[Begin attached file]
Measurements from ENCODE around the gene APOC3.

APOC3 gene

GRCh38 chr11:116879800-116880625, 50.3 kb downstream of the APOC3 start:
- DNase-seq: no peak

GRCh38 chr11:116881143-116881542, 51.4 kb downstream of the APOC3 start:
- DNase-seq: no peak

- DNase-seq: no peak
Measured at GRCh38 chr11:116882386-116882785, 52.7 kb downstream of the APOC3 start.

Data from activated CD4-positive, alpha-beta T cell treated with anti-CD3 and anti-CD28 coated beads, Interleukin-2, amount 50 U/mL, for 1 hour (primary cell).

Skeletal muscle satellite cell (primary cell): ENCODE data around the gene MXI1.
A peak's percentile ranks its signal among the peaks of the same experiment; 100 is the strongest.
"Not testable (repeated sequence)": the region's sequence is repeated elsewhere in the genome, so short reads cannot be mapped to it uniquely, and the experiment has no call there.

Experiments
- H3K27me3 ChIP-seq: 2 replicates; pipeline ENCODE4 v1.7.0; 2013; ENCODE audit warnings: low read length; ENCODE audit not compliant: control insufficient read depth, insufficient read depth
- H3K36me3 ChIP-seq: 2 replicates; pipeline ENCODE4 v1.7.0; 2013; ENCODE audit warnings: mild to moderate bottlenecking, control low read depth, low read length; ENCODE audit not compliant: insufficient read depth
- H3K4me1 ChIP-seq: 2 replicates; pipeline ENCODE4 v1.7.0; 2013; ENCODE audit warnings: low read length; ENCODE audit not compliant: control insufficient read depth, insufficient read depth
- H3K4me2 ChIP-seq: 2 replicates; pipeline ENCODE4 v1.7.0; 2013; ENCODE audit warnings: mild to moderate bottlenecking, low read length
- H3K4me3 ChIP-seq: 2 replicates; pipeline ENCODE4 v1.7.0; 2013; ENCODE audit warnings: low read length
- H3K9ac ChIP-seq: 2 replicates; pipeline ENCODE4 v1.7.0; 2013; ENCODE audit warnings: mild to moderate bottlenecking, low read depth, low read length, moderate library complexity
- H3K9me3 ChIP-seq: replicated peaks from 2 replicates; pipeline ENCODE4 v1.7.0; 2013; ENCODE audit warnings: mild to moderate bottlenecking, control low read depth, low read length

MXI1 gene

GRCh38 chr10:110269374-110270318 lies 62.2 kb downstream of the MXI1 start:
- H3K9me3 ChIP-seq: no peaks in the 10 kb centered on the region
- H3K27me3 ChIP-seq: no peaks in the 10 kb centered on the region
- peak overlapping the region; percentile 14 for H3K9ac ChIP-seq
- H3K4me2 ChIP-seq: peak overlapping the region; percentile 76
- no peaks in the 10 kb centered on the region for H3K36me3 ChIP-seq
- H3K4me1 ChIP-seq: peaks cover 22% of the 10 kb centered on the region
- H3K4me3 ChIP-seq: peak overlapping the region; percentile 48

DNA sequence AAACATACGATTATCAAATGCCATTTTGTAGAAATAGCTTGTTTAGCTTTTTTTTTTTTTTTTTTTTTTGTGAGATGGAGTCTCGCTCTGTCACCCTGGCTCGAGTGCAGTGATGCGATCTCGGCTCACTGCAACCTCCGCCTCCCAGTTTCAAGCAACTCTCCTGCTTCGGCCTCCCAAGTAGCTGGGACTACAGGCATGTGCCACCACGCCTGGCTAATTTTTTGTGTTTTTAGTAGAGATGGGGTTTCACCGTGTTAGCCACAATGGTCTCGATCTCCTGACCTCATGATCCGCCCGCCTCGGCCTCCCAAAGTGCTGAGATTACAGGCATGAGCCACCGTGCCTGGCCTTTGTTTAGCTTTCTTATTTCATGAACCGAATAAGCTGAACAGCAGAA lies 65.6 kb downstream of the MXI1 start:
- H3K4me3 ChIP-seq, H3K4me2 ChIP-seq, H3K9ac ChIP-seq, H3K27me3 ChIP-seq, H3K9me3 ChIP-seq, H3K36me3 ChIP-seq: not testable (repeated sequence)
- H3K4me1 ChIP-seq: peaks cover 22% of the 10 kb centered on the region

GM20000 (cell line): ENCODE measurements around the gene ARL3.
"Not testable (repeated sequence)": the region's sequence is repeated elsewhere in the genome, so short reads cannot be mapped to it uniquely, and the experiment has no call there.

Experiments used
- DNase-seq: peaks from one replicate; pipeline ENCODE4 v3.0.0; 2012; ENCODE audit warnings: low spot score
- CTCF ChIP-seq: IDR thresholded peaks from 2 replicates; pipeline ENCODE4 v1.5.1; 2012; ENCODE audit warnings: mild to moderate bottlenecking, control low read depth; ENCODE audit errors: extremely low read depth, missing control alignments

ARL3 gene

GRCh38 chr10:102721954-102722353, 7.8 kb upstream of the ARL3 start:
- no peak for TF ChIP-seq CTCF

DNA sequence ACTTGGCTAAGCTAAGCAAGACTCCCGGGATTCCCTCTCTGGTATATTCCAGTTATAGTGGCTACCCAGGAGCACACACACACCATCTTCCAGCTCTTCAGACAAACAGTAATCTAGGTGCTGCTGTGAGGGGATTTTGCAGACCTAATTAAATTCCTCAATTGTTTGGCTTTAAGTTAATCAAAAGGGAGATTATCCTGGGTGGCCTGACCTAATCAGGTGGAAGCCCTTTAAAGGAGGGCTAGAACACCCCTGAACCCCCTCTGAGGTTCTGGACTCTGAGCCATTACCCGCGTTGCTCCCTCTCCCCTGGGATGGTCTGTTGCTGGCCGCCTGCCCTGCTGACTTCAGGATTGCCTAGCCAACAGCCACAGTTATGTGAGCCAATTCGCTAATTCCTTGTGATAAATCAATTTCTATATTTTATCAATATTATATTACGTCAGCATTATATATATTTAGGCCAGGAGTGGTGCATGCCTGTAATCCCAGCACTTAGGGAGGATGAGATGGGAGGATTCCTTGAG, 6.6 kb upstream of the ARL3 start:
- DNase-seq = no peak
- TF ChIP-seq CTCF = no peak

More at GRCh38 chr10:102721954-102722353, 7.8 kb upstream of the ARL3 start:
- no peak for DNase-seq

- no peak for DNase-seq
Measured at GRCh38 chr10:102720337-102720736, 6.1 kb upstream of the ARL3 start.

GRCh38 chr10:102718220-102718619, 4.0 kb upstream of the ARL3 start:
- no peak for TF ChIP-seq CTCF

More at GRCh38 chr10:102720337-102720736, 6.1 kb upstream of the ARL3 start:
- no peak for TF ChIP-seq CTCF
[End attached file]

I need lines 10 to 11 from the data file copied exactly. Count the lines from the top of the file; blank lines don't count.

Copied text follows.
Skeletal muscle satellite cell (primary cell): ENCODE data around the gene MXI1.
A peak's percentile ranks its signal among the peaks of the same experiment; 100 is the strongest.